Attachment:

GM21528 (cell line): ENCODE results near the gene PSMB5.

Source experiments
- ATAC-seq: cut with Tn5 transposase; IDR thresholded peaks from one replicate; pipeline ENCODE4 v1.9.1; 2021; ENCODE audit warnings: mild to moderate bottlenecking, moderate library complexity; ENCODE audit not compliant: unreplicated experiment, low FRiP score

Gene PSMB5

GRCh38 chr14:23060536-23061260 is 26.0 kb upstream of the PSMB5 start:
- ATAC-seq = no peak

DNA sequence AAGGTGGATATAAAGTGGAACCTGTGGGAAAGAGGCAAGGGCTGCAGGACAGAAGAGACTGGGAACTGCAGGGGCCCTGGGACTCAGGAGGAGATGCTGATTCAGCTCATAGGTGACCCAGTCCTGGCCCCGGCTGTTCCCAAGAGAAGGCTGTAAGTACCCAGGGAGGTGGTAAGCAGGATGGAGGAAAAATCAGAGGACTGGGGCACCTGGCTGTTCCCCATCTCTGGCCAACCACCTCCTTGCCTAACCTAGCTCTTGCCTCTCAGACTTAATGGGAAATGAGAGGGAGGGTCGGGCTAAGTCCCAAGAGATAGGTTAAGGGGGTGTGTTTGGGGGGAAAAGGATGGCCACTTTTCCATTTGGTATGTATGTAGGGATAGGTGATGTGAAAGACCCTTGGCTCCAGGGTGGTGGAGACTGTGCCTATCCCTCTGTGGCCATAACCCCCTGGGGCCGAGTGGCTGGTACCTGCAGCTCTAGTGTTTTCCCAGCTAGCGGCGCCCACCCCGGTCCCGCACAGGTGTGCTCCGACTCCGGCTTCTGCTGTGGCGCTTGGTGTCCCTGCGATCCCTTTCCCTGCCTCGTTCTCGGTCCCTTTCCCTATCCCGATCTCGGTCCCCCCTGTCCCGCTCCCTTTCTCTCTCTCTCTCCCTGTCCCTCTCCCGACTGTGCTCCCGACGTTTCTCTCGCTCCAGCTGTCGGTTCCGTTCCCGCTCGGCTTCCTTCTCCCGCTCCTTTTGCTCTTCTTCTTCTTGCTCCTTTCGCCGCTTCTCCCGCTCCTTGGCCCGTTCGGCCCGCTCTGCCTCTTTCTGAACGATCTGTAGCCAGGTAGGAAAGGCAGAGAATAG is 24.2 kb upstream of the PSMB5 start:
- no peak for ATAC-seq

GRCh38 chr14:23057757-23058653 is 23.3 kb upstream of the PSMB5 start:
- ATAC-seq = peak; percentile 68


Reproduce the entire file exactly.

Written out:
GM21528 (cell line): ENCODE results near the gene PSMB5.

Source experiments
- ATAC-seq: cut with Tn5 transposase; IDR thresholded peaks from one replicate; pipeline ENCODE4 v1.9.1; 2021; ENCODE audit warnings: mild to moderate bottlenecking, moderate library complexity; ENCODE audit not compliant: unreplicated experiment, low FRiP score

Gene PSMB5

GRCh38 chr14:23060536-23061260 is 26.0 kb upstream of the PSMB5 start:
- ATAC-seq = no peak

DNA sequence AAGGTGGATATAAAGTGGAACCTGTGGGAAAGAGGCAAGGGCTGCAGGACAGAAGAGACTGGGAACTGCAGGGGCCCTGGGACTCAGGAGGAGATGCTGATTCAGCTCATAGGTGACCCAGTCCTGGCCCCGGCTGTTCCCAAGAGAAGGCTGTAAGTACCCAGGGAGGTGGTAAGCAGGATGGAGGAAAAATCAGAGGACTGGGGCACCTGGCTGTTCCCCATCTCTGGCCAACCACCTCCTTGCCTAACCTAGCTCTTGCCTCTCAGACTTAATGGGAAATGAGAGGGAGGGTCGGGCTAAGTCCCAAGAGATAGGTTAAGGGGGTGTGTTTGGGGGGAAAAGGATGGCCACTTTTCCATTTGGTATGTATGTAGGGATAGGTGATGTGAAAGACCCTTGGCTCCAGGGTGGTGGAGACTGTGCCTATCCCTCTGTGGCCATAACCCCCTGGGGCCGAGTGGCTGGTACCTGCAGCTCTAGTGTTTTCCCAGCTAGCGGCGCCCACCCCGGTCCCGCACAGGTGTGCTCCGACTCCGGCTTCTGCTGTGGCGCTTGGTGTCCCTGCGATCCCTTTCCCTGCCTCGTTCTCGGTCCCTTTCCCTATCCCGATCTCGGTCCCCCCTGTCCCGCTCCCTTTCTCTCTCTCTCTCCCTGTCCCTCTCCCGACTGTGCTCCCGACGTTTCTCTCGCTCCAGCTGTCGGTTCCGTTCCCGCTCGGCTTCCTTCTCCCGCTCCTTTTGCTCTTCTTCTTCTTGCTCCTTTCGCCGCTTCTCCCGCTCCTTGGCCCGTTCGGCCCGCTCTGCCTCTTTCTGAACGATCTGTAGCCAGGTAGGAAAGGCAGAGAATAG is 24.2 kb upstream of the PSMB5 start:
- no peak for ATAC-seq

GRCh38 chr14:23057757-23058653 is 23.3 kb upstream of the PSMB5 start:
- ATAC-seq = peak; percentile 68